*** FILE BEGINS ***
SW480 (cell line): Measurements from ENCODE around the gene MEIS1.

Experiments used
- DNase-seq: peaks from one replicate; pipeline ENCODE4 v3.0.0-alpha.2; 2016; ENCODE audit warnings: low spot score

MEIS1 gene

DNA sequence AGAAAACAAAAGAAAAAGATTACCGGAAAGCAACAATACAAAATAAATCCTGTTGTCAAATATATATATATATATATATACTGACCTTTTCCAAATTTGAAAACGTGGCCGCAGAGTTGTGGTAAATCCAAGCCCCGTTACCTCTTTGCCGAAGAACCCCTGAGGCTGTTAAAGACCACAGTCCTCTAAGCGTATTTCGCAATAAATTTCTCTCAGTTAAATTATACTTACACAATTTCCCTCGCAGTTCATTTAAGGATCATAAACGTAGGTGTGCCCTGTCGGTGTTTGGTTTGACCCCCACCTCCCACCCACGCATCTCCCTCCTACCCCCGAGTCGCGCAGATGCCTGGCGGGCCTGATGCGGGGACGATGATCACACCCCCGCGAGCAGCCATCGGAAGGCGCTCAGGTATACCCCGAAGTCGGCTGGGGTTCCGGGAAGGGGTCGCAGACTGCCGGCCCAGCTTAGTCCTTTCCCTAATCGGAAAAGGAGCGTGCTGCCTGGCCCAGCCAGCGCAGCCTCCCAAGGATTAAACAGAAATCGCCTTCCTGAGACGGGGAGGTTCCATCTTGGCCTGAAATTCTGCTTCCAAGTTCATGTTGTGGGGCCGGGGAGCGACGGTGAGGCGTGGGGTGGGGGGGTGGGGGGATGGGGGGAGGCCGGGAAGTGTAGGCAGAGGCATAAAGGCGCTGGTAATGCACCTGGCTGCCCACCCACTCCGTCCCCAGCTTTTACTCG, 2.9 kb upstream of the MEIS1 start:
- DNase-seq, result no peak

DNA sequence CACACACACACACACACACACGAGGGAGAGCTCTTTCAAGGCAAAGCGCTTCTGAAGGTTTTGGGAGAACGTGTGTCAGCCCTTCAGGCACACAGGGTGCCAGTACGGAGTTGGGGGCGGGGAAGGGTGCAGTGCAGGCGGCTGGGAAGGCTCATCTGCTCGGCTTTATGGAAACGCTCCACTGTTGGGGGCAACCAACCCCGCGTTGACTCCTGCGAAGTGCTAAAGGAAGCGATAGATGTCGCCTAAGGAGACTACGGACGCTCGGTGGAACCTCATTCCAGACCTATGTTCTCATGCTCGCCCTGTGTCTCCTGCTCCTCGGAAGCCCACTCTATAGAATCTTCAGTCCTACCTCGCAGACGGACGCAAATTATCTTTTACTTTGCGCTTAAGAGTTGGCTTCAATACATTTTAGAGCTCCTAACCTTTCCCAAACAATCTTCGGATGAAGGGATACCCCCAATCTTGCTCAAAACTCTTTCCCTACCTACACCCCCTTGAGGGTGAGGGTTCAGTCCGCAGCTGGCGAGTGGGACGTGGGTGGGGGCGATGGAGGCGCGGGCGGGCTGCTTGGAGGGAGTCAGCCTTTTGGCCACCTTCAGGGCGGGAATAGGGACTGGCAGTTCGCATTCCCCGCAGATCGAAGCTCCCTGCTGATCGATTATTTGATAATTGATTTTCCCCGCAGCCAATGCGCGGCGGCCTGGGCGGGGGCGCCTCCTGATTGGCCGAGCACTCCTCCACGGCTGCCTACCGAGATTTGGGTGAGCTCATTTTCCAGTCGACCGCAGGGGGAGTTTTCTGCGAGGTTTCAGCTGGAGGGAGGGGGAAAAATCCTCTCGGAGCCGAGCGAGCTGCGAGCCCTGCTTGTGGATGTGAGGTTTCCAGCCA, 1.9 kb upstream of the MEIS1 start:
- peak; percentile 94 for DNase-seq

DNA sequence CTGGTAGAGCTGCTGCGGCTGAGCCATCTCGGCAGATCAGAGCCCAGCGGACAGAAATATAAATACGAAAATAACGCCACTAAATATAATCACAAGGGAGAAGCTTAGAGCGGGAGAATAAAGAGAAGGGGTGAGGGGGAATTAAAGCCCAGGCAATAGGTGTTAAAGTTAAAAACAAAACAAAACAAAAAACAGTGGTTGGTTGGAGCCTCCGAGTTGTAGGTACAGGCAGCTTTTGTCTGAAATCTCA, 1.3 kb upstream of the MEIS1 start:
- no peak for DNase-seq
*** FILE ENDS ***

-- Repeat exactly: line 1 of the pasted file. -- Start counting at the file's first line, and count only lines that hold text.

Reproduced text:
SW480 (cell line): Measurements from ENCODE around the gene MEIS1.